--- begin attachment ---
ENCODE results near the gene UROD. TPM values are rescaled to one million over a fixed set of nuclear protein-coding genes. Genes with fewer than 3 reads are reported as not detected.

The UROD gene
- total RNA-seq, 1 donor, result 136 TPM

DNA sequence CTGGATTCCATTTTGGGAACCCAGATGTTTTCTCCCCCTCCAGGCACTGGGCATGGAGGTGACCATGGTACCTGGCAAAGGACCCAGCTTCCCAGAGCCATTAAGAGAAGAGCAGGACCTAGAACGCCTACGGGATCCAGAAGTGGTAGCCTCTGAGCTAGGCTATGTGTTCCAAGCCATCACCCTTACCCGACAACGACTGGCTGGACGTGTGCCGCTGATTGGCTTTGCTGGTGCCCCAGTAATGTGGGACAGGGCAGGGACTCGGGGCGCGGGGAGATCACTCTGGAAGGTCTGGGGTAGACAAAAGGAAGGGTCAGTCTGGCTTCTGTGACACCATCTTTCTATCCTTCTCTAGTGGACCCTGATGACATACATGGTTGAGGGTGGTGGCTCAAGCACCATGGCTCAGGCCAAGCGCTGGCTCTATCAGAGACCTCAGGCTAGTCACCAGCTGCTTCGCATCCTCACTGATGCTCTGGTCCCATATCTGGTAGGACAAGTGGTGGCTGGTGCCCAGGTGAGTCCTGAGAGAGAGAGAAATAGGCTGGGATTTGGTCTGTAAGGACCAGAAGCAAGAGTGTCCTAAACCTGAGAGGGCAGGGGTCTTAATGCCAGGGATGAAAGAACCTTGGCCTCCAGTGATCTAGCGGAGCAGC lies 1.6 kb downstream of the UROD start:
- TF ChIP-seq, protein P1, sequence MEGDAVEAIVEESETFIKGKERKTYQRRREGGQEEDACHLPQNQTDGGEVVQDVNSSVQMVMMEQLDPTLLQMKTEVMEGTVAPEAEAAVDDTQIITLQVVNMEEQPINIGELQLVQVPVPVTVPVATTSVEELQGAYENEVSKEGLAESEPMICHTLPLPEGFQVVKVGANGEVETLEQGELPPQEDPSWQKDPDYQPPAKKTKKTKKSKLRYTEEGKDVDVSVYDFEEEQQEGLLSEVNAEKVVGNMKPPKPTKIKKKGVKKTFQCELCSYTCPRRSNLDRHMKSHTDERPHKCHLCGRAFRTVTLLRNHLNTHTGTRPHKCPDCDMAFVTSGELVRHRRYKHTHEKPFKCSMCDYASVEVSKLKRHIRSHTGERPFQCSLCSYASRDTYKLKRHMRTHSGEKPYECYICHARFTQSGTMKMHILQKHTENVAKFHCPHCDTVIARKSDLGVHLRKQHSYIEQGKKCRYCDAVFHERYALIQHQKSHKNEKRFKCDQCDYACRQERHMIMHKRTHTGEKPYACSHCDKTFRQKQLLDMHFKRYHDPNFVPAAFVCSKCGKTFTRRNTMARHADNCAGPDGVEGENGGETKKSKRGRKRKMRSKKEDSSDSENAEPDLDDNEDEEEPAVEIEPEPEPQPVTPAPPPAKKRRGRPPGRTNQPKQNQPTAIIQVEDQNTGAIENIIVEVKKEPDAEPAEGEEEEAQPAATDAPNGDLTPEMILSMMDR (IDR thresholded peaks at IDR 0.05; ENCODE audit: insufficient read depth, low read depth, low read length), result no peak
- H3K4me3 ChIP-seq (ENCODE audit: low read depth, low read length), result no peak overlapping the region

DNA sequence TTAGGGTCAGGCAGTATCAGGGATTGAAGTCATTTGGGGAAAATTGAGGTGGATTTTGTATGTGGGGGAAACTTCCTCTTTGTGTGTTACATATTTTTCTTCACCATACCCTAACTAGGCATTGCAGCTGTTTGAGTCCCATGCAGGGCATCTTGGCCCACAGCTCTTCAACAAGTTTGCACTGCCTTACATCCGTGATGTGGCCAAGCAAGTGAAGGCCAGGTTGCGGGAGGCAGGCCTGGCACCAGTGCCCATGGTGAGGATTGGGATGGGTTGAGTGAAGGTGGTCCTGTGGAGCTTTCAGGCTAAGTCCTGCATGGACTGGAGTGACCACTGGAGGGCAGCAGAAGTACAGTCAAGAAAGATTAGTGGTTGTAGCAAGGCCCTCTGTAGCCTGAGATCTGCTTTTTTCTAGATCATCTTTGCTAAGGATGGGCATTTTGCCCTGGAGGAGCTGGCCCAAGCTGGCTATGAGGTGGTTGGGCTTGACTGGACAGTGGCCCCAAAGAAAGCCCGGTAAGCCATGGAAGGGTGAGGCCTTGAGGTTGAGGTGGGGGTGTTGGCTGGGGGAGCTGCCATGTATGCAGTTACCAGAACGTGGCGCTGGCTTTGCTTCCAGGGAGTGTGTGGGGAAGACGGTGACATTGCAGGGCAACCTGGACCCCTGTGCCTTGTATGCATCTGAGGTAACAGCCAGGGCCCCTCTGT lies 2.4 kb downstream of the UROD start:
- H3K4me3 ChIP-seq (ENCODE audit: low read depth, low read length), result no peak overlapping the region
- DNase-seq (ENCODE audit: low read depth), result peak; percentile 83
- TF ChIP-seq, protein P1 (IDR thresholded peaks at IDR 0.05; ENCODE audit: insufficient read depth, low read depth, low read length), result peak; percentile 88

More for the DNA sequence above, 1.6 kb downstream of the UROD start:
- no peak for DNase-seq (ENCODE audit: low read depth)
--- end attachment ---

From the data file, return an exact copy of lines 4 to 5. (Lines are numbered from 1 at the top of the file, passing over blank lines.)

DNA sequence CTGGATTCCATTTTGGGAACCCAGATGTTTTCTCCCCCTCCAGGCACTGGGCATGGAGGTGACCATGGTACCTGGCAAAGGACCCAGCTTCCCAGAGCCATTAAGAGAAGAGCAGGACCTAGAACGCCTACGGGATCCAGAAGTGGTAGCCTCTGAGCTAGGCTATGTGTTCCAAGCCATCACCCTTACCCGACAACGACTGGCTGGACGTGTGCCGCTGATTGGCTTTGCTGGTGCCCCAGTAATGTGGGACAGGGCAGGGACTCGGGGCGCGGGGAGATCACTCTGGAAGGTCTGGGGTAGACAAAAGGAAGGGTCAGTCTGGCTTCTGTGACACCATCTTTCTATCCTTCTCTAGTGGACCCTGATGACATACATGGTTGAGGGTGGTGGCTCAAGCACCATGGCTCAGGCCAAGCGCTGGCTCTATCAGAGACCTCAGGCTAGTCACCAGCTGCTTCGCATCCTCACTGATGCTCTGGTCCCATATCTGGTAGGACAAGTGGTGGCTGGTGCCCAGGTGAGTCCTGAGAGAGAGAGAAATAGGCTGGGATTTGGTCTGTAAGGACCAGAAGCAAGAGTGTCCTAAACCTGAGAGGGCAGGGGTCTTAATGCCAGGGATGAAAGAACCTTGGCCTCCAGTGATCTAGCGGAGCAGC lies 1.6 kb downstream of the UROD start:
- TF ChIP-seq, protein P1, sequence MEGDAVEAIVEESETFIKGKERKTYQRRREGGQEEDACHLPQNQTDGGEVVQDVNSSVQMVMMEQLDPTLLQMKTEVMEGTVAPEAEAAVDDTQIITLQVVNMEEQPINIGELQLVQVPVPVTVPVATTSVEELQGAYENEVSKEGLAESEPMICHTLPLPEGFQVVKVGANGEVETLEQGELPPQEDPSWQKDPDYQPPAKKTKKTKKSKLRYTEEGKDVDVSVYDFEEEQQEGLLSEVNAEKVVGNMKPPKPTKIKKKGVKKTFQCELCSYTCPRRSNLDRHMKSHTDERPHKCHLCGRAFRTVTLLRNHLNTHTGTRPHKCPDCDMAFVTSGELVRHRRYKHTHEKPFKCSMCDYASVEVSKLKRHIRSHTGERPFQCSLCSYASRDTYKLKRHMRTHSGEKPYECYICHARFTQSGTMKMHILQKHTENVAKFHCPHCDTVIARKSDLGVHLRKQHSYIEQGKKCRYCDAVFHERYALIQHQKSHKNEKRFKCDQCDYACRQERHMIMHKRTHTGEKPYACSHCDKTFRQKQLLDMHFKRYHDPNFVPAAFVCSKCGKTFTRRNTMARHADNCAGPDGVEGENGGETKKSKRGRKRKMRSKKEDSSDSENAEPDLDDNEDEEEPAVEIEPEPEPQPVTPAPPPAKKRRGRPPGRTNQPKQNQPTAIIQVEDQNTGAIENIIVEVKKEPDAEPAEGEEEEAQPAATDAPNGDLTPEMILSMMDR (IDR thresholded peaks at IDR 0.05; ENCODE audit: insufficient read depth, low read depth, low read length), result no peak